There is always a fight between Labor and Capital for profits of work. The winner in all this is Capital….those who earn money through dividends, interest, and capital gains. They skim (not implying illegally) money from the difference between the old wages and the new. Business gets richer, the wage earner in the US gets squeezed, and on a side note for everyone who has a soft spot for third world or developing countries…the US essentially pays to develop the third world through increased profits stemming from decreased wages. Remember wages (in the US) are the single largest expense for most employers (greater than half of revenue goes to labor cost usually).

That is making no judgment about what development can destroy culturally or environmentally, but, as demand to immigrate to the US shows, most people would love a shot at our lifestyle. Forget the IMF, World Bank, UN, and all the other INGOs trying to end poverty….teach the third world to speak English, build them a communications infrastructure (which can be done wirelessly fairly cheaply), and show them how to use a computer……and US business will do the rest.

Actually, that doesn’t sound so easy. Perhaps better to bet on discovering oil and let corrupt politicians hoard and waste the money….hmm….that doesn’t work either.

Ok, obviously it is hard to end poverty and develop the third world, but a good start would be to let the US find ways to outsource more jobs. Then maybe we could become a third world country too and someone will be kind enough to outsource their jobs to back to us.

If there is a lesson here, which there doesn’t seem to be, it is to move from the Wages camp to the Capital camp. Wage earners seem to be screwed. Open a business and then YOU can exploit the advantages capital enjoys these days.

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I have been home less than a month….and it seems like I was never there. It is a very distant memory, outside af any timeline. I don’t think I’ve ever disconnected from a place quite so quickly.

I talked to Peter the other day about how disjointed my life feels….since Holland it has become a set of non-linear events…like pulling cards from a deck and trying to make a story out of them.

They are all compartmentalized in my head “6 months here”…”a year there”…”a bit of this”…and “a bit of that”….always different places, always different people. I could shuffle them if I like, changing people, tasks, and places….and it wouldn’t turn out much different really. Does it matter if it is study in Spain and work in India, or work in Spain and study in Turkey? Not really…after a while its the same. I could’ve just watched a TV show about it….or robbed a bank and sailed to the Seychelles.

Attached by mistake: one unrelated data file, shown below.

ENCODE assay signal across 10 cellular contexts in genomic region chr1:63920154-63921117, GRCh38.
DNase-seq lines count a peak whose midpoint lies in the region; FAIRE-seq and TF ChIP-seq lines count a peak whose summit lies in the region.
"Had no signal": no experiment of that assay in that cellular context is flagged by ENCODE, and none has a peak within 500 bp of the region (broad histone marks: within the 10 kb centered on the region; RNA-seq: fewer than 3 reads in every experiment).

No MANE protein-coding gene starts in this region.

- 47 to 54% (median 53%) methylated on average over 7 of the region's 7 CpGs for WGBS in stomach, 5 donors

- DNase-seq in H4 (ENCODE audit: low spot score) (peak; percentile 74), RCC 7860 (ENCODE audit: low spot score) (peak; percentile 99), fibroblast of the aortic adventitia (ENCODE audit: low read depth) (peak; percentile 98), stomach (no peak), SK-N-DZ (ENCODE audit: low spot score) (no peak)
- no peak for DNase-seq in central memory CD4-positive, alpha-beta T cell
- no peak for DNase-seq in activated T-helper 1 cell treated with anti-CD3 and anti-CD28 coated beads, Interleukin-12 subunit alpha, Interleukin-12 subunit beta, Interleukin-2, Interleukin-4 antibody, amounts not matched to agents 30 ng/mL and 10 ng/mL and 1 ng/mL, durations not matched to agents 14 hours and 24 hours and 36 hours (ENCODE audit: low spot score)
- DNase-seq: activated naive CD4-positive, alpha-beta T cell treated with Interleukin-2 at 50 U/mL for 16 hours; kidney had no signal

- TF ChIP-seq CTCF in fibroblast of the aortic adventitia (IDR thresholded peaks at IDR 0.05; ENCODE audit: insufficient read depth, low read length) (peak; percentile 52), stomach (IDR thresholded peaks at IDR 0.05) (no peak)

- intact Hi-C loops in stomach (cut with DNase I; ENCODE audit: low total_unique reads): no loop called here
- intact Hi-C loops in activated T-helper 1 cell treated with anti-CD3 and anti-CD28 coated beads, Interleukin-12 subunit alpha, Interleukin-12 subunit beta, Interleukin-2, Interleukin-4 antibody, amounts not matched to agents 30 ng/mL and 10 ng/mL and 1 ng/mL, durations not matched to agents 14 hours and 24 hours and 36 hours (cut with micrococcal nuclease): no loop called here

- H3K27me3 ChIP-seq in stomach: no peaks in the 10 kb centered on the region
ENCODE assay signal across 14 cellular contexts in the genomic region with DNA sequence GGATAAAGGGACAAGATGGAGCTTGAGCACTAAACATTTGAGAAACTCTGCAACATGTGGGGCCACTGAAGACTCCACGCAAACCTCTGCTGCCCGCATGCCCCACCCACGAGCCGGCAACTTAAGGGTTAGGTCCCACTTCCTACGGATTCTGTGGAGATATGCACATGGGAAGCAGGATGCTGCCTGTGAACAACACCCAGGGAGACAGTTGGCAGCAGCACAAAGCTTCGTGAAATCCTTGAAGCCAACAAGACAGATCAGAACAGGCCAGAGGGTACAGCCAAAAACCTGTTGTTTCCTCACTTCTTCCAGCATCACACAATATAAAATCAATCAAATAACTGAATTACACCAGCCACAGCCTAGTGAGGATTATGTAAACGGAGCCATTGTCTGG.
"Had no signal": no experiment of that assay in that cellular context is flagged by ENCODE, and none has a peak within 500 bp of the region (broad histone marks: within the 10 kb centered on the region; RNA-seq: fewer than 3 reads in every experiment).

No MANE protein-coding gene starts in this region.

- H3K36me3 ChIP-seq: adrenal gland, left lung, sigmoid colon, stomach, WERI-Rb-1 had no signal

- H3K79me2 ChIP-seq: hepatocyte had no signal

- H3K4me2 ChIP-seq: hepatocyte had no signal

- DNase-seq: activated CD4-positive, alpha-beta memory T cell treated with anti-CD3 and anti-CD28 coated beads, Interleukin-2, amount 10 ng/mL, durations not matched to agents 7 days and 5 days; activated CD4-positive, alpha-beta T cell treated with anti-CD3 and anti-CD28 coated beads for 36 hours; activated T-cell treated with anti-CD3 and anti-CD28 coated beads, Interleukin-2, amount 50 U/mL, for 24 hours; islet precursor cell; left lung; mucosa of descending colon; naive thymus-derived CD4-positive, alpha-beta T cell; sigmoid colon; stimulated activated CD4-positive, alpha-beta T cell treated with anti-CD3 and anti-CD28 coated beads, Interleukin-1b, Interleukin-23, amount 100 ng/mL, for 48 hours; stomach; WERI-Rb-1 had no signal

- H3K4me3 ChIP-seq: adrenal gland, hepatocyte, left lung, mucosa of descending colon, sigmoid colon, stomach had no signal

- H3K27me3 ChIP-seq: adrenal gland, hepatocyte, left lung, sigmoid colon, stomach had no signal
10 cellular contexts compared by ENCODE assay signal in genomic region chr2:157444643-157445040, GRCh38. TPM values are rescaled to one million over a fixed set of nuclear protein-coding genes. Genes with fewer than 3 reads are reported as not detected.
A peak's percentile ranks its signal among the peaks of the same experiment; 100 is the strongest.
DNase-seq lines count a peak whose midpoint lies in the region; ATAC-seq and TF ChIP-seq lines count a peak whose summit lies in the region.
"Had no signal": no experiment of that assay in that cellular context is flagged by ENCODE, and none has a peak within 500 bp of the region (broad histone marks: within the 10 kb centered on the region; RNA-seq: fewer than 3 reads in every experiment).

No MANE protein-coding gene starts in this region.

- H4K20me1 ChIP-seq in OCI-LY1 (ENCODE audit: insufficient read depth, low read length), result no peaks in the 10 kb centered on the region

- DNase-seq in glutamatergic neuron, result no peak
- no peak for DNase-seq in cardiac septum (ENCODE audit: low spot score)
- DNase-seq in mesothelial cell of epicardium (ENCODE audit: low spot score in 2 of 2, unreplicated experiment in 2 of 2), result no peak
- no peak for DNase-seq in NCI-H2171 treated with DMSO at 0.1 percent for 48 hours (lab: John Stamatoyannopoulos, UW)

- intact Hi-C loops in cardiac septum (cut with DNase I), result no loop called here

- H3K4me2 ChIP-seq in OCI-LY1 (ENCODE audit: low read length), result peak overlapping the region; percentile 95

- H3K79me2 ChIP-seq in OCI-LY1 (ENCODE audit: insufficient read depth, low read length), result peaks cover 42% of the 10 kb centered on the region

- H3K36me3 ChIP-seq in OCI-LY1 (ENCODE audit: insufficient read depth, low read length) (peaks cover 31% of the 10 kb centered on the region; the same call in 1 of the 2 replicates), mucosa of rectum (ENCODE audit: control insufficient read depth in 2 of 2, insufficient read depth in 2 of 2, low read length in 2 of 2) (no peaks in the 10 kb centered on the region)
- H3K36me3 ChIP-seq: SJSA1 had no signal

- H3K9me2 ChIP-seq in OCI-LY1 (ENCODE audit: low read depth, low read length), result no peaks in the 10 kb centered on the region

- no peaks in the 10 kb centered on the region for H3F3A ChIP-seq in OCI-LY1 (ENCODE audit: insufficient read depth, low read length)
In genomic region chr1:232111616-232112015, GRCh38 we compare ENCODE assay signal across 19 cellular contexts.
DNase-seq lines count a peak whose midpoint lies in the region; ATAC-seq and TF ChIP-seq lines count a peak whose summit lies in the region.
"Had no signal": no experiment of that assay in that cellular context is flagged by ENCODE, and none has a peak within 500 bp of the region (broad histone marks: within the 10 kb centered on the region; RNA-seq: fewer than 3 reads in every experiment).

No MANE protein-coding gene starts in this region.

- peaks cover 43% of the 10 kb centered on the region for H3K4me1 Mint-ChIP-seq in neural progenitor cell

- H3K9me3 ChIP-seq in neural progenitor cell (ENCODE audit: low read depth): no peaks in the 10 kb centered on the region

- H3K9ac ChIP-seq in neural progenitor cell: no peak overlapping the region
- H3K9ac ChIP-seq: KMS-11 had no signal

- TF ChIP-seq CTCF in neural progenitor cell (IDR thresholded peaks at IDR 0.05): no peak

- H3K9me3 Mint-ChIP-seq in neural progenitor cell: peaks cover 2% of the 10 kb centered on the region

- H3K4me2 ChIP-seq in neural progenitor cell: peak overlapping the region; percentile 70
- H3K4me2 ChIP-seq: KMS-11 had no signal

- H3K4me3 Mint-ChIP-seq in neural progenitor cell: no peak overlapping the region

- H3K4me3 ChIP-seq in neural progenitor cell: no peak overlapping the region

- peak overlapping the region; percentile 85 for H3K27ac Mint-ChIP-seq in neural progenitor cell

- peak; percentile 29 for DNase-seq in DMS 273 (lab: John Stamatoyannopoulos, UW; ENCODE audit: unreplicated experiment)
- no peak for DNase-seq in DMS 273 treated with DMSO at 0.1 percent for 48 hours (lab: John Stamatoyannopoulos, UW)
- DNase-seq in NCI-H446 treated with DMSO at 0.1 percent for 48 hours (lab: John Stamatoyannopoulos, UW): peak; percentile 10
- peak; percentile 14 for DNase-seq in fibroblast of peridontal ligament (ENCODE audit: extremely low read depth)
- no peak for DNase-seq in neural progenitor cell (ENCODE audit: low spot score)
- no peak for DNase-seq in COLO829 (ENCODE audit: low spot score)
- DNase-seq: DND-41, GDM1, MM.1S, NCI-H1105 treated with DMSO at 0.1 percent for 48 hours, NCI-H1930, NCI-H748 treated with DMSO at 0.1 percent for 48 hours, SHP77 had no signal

I’ve always claimed that I am a good friend to have…loyal and trustworthy. I think that is true, but maybe the reason is that so little in my life has been constant that perhaps I am just reaching out for something. Of course, that does not cheapen the value of a good friend…whatever the motivations.

Anyway, I’ve done a lot of thinking lately about myself…moreso than usual, and for me it is a tired, beat subject to begin with since I’ve been doing just that and little else for the better part of a decade. I think its because I am “dating” someone I really like for the first time in…..well….a long time. I usually just think about myself….not myself and someone else. I am finding that I am not so well equipped to handle the pair.

So far I give myself like an “D+” maybe…at least based on what I would like. Based on my past behavior I think I’m doing ok….but as I am quick to tell people: no one should get credit for stuff they are supposed to do in the first place.

I think the only thing I can say for sure is that we are never too old to act like children, and that sometimes being an adult is simply the ability to detach yourself from something so as to put off those childish tendencies.

I guess I am in a plaintive mood tonight. I haven’t been home much since I got back and tonight I am alone in my room drinking Sam Adams by myself….writing and surfing the Internet for stuff that I am convinced will one day deliver me from myself. Oh well…the Internet is a big place. I’ll keep looking.